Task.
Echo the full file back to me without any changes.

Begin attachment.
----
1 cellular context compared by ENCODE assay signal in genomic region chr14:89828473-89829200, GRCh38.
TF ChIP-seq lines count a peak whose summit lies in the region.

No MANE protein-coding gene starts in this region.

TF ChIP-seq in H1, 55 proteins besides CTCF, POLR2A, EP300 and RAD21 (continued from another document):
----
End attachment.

1 cellular context compared by ENCODE assay signal in genomic region chr14:89828473-89829200, GRCh38.
TF ChIP-seq lines count a peak whose summit lies in the region.

No MANE protein-coding gene starts in this region.

TF ChIP-seq in H1, 55 proteins besides CTCF, POLR2A, EP300 and RAD21 (continued from another document):